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New clause 21 is drafted with the Scottish situation in mind, as I am sure the hon. Member for Angus (Mr. Weir)I am delighted to have his supportwill remember from remarks made in the Committee considering the previous Energy Bill. When the British electricity trading and transmission arrangements were introduced in the Energy Act 2004, we got zonal transmission charges. The effect of zonal transmission charges is that a generator is penalised for its distance from a notional centre of consumption in the system. The further away the generator is, the more it pays in transmission charges. We are talking about incentives, and the incentivisation under that system would be to
concentrate generation at some notional point about 50 miles north of Birmingham, where renewable resources are not at their strongest. I do not think that it is to be recommended.
The most potent bits of our magnificent renewable resources, such as offshore wind, wave and tidal stream, happen to be geographically located a long way from a central point north of Birmingham. They are also technologies that at the moment are commercially difficult because they are expensive, because of their situation and, in the case of wave and tidal stream, because they are emerging new technologiesthe first commercial tidal stream machinery has only just been installed. Naturally, such technologies cannot match the cost of other generating technologies at this time. Investment decisions, therefore, will have to be finely balanced. To add 2p or 3p per kW extra in transmission charges could be the straw that breaks the camels back, and such investment does not happen.
There is a real disincentive built in to the BETTA system. There is a mechanism for dealing with the matter in section 185 of the Energy Act, and new clause 21 would amend that. Section 185 provides for a power to cap transmission charges and the Secretary of State can do that by nominating oneonly one, as the Act is currently draftedspecific zone for the production of renewable energy. However, it may be necessary to have more than one. Subsection (2) of the new clause would replace a with any so that the Secretary of State has freedom of choice. He can select any of several, or more, suitable areas to which to apply the capping powers. The other deficiency in section 185 is that it contains sunset provisions. The import of three of its subsections is that the capping protection cannot last for more than 10 years. That will not give investors any confidence in commercial stability either. I found that provision difficult to understand at the time, and equally difficult now.
Mr. Weir: Is it not also the case that 10 years is one period? It depends on when the generator starts generating in that 10-year period; for individual generators, it could be much less than 10 years.
Dr. Turner: Exactly. That is why I said a maximum of 10 years protection. I see no justification for the sunset provisions at all, in all logic, so I wish to remove them. We would then have a reasonable protective measure that would fulfil what the Government probably intended when they drafted section 185 of the 2004 Act.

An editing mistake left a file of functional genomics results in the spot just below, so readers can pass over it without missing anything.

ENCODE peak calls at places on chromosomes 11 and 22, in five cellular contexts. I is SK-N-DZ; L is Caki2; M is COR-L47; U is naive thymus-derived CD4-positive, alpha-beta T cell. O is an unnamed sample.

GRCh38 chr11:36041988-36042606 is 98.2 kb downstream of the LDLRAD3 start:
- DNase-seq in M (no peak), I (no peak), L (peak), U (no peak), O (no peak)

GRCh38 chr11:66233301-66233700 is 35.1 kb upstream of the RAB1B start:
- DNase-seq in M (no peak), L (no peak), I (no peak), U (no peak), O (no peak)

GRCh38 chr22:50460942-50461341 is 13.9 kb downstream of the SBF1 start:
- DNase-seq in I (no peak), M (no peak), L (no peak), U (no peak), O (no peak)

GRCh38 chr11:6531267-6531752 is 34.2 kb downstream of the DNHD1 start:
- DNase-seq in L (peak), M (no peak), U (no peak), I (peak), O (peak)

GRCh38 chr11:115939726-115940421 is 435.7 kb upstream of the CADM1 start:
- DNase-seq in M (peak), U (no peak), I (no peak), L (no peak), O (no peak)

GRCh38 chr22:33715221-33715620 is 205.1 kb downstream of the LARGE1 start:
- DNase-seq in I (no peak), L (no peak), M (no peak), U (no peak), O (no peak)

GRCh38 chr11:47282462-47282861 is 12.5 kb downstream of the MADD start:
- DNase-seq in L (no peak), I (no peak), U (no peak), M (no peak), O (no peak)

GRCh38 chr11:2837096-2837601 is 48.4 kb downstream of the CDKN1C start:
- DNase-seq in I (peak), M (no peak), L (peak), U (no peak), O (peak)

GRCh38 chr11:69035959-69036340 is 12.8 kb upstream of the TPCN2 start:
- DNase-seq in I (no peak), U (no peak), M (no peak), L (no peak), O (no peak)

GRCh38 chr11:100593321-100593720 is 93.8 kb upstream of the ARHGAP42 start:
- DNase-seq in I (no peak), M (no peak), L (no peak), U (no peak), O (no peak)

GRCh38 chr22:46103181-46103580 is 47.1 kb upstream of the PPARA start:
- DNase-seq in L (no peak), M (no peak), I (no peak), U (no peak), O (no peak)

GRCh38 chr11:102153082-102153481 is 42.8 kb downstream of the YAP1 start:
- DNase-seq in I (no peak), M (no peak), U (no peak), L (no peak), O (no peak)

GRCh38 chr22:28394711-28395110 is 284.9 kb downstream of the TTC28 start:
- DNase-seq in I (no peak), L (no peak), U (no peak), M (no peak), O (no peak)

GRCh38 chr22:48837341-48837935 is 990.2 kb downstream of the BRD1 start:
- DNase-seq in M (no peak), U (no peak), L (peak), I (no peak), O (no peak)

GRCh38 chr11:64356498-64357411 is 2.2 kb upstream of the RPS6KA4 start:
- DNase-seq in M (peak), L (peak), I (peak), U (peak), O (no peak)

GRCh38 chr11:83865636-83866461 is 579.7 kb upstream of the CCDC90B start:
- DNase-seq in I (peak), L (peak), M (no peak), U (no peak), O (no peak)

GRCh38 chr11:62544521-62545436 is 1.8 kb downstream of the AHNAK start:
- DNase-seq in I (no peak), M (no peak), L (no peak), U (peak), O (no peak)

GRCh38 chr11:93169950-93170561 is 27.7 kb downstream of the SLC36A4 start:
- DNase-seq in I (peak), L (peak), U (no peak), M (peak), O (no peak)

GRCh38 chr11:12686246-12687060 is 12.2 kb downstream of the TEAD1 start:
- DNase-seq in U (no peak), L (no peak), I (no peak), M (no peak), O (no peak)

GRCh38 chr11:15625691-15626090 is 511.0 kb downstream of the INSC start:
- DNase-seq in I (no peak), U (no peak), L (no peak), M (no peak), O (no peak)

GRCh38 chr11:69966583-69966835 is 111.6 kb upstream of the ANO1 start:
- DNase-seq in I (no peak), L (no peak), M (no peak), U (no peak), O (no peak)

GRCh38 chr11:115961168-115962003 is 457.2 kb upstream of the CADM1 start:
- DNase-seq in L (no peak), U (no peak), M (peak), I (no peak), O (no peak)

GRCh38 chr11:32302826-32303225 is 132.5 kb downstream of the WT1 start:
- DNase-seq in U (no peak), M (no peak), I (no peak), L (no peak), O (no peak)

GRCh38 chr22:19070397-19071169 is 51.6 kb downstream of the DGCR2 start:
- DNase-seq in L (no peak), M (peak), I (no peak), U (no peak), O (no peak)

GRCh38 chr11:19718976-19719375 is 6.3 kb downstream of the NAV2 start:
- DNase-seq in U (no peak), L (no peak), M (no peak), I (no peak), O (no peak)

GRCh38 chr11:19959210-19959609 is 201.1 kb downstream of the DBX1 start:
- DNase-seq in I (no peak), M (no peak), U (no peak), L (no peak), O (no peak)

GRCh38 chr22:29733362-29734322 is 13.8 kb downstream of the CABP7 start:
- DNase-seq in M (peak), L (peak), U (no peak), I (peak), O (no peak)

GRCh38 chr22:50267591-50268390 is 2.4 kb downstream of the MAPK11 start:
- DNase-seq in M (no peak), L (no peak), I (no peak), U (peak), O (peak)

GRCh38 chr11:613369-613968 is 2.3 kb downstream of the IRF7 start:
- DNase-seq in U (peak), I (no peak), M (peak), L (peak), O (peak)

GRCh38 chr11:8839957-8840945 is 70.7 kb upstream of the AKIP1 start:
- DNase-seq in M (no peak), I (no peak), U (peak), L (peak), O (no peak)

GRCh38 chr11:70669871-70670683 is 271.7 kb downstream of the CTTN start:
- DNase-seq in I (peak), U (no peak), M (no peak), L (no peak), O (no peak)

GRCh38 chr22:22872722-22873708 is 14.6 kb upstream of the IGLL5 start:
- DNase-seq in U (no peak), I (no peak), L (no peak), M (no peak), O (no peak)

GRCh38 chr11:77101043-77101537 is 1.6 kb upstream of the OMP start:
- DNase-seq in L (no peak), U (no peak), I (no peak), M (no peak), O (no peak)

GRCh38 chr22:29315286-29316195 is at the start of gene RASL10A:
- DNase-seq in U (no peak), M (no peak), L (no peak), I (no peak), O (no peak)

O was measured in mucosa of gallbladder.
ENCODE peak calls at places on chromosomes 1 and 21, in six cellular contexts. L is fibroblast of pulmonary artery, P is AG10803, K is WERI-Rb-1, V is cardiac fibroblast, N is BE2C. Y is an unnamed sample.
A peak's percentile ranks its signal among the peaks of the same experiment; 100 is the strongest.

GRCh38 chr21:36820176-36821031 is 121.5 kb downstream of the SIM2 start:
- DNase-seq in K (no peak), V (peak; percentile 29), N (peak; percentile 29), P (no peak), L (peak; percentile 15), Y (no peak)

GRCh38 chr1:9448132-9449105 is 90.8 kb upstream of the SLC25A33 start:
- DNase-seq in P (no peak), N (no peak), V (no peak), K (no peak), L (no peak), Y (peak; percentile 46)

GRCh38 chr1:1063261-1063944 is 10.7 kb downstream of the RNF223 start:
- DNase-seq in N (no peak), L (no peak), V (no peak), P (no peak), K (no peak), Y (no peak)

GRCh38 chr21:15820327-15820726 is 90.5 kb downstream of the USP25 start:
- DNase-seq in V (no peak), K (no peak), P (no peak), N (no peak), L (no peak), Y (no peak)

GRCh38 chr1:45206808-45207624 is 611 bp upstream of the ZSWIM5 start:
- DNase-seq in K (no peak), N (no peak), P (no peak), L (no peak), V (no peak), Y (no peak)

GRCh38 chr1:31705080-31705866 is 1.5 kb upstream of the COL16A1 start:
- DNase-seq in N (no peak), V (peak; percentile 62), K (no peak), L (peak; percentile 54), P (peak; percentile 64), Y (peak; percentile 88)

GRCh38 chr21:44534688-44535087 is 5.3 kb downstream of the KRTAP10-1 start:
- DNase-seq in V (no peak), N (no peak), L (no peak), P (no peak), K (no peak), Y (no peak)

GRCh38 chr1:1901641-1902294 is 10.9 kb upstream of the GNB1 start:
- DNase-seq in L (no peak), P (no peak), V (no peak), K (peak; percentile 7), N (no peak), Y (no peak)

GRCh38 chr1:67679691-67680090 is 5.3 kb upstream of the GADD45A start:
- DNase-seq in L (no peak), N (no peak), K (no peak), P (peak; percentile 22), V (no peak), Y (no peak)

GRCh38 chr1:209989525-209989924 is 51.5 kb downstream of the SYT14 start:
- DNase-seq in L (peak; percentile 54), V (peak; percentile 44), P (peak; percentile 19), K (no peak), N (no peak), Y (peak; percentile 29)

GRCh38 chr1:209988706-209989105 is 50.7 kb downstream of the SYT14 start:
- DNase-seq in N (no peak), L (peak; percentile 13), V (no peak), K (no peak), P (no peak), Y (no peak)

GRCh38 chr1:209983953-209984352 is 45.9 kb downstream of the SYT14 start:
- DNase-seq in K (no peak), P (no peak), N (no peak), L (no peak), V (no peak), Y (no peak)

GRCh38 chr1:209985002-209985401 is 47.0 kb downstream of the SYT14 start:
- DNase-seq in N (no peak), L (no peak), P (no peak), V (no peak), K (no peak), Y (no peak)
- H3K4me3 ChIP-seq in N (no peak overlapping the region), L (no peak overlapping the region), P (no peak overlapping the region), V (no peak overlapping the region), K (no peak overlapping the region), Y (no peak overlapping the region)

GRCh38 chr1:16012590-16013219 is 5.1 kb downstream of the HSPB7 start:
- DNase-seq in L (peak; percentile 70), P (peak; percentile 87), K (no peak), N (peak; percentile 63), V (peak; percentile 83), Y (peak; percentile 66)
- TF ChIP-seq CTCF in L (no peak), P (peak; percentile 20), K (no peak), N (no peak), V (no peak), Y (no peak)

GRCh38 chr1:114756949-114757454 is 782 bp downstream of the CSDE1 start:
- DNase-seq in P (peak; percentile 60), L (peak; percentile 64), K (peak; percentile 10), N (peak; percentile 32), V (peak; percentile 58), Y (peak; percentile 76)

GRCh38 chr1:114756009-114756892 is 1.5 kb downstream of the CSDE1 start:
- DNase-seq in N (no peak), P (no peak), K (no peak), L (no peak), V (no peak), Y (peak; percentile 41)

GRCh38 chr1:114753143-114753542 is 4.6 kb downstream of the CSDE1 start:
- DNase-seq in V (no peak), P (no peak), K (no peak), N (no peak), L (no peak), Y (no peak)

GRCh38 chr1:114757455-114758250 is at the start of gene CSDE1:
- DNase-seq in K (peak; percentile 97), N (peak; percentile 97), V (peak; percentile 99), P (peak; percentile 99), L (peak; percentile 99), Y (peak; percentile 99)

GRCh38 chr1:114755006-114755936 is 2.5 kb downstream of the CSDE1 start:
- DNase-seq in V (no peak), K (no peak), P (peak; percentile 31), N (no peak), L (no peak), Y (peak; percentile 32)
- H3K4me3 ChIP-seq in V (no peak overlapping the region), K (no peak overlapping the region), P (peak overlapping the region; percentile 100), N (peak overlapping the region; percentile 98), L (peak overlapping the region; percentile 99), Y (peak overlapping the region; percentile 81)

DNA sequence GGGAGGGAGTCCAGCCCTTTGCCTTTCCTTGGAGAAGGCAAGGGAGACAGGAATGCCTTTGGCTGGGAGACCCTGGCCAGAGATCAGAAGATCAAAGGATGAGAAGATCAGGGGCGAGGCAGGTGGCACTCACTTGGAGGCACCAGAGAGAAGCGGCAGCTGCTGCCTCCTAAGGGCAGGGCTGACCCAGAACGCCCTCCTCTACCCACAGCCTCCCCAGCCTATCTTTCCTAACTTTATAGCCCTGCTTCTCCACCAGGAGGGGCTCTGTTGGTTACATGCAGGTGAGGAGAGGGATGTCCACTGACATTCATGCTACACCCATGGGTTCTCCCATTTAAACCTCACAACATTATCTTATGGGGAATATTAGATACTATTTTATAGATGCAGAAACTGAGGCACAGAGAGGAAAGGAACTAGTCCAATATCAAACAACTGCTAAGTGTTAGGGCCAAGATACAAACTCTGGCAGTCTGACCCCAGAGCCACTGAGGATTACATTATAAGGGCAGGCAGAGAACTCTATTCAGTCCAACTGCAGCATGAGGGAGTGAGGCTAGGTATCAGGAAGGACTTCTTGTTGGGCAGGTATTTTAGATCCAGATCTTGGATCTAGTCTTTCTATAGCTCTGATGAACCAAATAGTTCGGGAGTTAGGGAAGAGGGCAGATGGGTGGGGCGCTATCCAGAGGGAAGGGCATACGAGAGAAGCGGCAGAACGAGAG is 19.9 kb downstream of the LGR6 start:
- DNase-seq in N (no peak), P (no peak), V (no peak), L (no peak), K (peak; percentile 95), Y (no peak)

I submit to my hon. Friend the Minister that there is no reason for delay in legislating to get rapid deployment of renewable energy. We need a comprehensive set of measures; new clauses 4 and 20 are clearly central to that process. Without new clause 20, new clause 4 will not be fully effective. New clause 21 is a further addition, and new clause 19 was not selected but refers to Ofgems responsibilities. Ofgem plays a pivotal role and if its primary responsibility is sustainability, it will make a huge difference. I will not expand on that because new clause 19 was not selected, but its purpose needs to be kept firmly in mind.
I appeal to my hon. Friend the Minister to recognise that the Governments best course is to accept new
clauses 4, 20, 21 and others. There is no question of party advantage, but potential for great advantage for the country. I therefore strongly urge my hon. Friend to accept the new clause.
Mr. David Heath (Somerton and Frome) (LD): I want to speak about new clause 11, which deals with hydro-microgeneration. Before doing so, let me express my enthusiastic support for the new clause and the remarks of the hon. Member for Nottingham, South (Alan Simpson). If the new clause were accepted, it would do some of what I am trying to achieve in stimulating the growth of hydro-microgeneration.
It is frustrating that we appear to spend so much time in this country hugging ourselves, congratulating ourselves and telling ourselves how wonderfully wise, green and environmentally friendly we are and that we are world beaters, when much of the outside world passes us by and gets ahead of us through mechanisms that are available to us if only we would use them. I say to the hon. Member for Southampton, Test (Dr. Whitehead) that I see no purpose in agreeing with an amendment and then letting it lie on the table. It should not lie on the table; it should be activated. The Minister would be advised to accept the new clause today.
I do not pretend that hydro-microgeneration is the answer to all our renewable energy problemsof course it is not. It is a small part of the portfolio of renewables that we need. Patently, not everybody has a house on a river with a mill. Hydro-microgeneration will not therefore be a huge contributor, but it is part of the process. I am a great believer in decentralisation and finding small solutions and putting them together to make a big difference.
Hydro-microgeneration represents a small but significant part of the renewables market. I had the great pleasure of helping to open a new facility in my constituency last year. Tellisford mill is an old water mill in a beautiful place. Anthony Battersby and his wife Rachel have done a wonderful job in investing in a new water turbine in the mill. They not only provide energy from a renewable source but are socially and environmentally aware in being good neighbours. The mill is not like some renewable energy sources, with which people have a problem. We are considering an old mill, which is being used for the same purpose for which it was used 200 years ago, and that is good. It produces renewable energy for 65 houses, which is good news.